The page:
Here is a collection of 25 Key Strategies for Results from the book, Getting Results the Agile Way

    • Strategy 1: Outcomes over Activities
    • Strategy 2: Goals Are Vehicles
    • Strategy 3: Know the System
    • Strategy 4: Know the Cycle
    • Strategy 5: Treat Time as a Valuable Resource
    • Strategy 6: Fix Time, Flex Scope
    • Strategy 7: Diversify Your Results
    • Strategy 8: Next Best Thing to Do
    • Strategy 9: Value Delivered over Backlog Burndown
    • Strategy 10: Make It a Project
    • Strategy 11: Have a Strong Week
    • Strategy 12: Know Yourself
    • Strategy 13: Team Up
    • Strategy 14: Factor Thinking from Doing
    • Strategy 15: Factor Practice from Performance
    • Strategy 16: Measure Against Effectiveness
    • Strategy 17: Know What You’re Getting
    • Strategy 18: Model the Best
    • Strategy 19: Test Your Results
    • Strategy 20: Ask Better Questions
    • Strategy 21: Enjoy the Process
    • Strategy 22: Link It to Good Feelings
    • Strategy 23: Make the Most of What You’ve Got
    • Strategy 24: Teach What You Need to Learn
    • Strategy 25: Pave the Way Forward

    You can read an explanation for each of these strategies at 25 Key Strategies for Results.

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    Move to the Cloud, Use the Cloud, or Be the Cloud


    Mental models can really help you simplify how you think about a problem.  One of the more useful mental models I’ve come across while working across cloud solutions is: 

    … Move to the Cloud, Use the Cloud, and Be the Cloud.

    It’s a simple way to think about the role you play in the cloud arena, or the role the cloud plays in your arena.  Here’s a quick rundown of each one  …

    Move to the Cloud
    A “move to the cloud” leverages the cloud by moving software or data to the cloud.   An example of this would be building out Software as a Service offerings.  

    Use the Cloud
    Using the cloud is taking advantage of the cloud through consumption of some cloud services. This could be using another company’s SaaS, PaaS, or IaaS offerings to take advantage of the cloud benefits. You can benefit from the elastic capacity and increased flexibility.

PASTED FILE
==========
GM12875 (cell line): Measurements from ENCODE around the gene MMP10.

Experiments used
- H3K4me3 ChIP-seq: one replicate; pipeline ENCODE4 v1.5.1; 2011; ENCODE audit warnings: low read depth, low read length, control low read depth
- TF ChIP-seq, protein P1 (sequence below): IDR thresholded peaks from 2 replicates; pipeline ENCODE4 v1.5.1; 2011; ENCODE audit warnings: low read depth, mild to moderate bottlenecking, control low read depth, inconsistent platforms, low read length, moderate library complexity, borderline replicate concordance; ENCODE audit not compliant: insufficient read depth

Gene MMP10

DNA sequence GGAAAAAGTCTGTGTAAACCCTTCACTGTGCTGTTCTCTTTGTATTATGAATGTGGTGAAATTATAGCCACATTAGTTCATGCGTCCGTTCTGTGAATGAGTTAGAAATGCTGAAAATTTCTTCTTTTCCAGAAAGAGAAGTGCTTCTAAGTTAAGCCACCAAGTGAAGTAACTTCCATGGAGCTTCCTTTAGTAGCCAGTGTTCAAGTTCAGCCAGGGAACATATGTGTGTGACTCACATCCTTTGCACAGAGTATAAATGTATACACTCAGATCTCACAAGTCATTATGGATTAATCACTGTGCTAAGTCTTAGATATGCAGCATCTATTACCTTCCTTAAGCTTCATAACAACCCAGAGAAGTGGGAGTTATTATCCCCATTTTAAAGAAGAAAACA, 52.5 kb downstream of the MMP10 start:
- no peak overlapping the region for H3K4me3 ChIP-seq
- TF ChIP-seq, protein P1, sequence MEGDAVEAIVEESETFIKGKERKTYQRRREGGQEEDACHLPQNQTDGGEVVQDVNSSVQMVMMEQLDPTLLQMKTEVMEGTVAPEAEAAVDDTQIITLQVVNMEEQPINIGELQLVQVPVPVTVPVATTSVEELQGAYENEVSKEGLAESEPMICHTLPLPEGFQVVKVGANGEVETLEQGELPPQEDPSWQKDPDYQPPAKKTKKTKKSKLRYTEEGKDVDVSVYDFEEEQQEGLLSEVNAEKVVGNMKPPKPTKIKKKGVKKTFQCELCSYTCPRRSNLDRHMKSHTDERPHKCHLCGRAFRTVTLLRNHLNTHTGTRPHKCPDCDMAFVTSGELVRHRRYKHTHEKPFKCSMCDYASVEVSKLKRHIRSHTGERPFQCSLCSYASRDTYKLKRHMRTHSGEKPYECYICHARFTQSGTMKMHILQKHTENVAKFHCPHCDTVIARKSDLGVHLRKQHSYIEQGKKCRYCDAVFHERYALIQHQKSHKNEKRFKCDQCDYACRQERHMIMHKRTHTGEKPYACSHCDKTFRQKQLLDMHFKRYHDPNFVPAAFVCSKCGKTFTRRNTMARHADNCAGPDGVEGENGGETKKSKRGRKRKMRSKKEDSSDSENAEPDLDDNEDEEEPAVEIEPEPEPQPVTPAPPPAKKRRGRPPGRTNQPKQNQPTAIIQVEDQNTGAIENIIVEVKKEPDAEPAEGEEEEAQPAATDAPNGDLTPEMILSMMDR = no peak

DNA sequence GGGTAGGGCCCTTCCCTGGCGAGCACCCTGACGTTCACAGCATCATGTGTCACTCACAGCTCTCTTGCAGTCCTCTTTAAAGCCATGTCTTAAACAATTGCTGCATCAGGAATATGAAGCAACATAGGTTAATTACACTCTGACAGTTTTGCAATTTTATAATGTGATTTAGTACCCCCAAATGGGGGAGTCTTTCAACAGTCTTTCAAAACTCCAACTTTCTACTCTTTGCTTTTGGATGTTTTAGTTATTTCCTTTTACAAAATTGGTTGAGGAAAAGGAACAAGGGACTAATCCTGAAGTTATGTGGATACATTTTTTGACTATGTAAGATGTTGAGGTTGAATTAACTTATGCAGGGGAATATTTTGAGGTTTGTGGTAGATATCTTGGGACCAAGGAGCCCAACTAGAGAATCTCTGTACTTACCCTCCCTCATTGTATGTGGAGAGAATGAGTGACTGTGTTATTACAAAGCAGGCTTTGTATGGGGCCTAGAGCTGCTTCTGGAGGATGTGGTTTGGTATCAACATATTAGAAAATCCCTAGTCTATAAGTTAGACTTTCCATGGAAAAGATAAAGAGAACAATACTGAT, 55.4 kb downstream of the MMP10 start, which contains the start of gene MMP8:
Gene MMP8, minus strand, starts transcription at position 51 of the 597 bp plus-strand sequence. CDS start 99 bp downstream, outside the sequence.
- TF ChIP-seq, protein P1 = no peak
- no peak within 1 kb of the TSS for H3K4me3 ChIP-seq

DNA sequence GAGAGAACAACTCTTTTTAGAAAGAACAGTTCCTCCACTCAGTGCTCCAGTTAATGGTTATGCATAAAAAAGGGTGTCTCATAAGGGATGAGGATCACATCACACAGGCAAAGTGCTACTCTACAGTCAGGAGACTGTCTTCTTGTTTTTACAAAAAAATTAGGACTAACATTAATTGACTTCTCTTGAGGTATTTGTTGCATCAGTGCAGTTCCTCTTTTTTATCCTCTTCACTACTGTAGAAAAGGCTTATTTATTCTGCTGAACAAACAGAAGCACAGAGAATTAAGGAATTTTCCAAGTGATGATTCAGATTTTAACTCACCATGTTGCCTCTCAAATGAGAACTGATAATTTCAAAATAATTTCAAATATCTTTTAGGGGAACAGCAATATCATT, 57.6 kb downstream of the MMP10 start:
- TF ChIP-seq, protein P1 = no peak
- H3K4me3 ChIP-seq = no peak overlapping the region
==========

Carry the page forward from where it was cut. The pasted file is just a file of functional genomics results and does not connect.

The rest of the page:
Be a Cloud
    Be a cloud refers to building cloud offerings for consumption by other partners (internal or external), or consumers. This is can be a SOA implementation, or building out a Private Cloud and offering services internally to other organizations within the same company.

    It’s a simple model, but I think it helps bring clarity to the table when people are talking about their cloud strategy.

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    4x4 Sources of Strength


    “Success is how high you bounce when you hit the bottom.” -- General George S. Patton

    Life can have a lot of ups and downs and your ability to bounce back is one of the keys to your success.

    Here is a simple model I put together as part of my 30 Day Bootcamp on Getting Results to help you multiply your ability to bounce back in any situation:


    I wasn’t sure whether to call my model a 4×4 Force Multiplier Frame or 4×4 Sources of Strength.   For now, I’m going with 4x4 Sources of Strength.

    If you know somebody who’s been knocked down and needs help getting back up, share this frame with them as a way to help them get back on their feet and find their sources of strength from the inside out.

    I tried to keep the model as simple as possible and easy to remember, while giving you a variety of sources of strength and energy to draw from.  I wanted this frame to serve as an “at a glance” reminder of how you are a force of one, from the inside out, as well as from the outside in.  Change your frame to change your game.

    Here are some ways to bounce back with your mind:

    1. Focus on what you control and let the rest go.
    2. Like a rubber ball … Having the right mental model or metaphor is where it starts.  You can be like a rubber ball and bounce back from anything.
    3. Set limits on things.   If you let your body go until it crashes or runs out of steam, it can be too late.  You have to set limits either in terms of buffers or boundaries or timeboxes.
    4. Ask yourself, “What do you want your life to be about?”